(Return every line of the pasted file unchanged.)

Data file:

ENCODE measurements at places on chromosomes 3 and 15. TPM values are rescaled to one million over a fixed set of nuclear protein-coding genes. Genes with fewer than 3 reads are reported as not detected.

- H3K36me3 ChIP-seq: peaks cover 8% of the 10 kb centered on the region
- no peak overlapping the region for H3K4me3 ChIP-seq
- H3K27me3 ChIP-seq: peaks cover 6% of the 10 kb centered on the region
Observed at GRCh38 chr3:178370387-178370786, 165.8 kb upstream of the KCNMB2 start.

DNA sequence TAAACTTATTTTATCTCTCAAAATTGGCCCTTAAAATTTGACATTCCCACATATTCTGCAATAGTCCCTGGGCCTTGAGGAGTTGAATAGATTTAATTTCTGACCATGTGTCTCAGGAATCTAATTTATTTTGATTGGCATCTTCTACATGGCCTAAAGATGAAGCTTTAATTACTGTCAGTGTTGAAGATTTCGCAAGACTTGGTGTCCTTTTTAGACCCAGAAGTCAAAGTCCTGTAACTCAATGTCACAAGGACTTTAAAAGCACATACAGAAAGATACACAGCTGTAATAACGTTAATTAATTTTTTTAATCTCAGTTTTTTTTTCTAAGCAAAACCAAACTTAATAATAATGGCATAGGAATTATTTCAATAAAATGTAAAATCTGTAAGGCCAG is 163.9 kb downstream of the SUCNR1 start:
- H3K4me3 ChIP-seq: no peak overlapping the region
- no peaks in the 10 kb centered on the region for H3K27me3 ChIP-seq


ENCODE measurements at places on chromosomes 3 and 15. TPM values are rescaled to one million over a fixed set of nuclear protein-coding genes. Genes with fewer than 3 reads are reported as not detected.

- H3K36me3 ChIP-seq: peaks cover 8% of the 10 kb centered on the region
- no peak overlapping the region for H3K4me3 ChIP-seq
- H3K27me3 ChIP-seq: peaks cover 6% of the 10 kb centered on the region
Observed at GRCh38 chr3:178370387-178370786, 165.8 kb upstream of the KCNMB2 start.

DNA sequence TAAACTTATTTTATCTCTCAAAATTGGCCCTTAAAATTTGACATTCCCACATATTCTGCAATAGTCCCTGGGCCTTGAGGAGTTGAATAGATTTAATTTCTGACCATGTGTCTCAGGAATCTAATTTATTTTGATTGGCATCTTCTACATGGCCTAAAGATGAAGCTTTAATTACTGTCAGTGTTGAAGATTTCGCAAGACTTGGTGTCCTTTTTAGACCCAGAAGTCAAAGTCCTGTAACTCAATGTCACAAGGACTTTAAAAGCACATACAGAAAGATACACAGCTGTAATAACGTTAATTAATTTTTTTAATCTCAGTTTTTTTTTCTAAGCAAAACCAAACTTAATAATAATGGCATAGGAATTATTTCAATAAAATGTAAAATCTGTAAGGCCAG is 163.9 kb downstream of the SUCNR1 start:
- H3K4me3 ChIP-seq: no peak overlapping the region
- no peaks in the 10 kb centered on the region for H3K27me3 ChIP-seq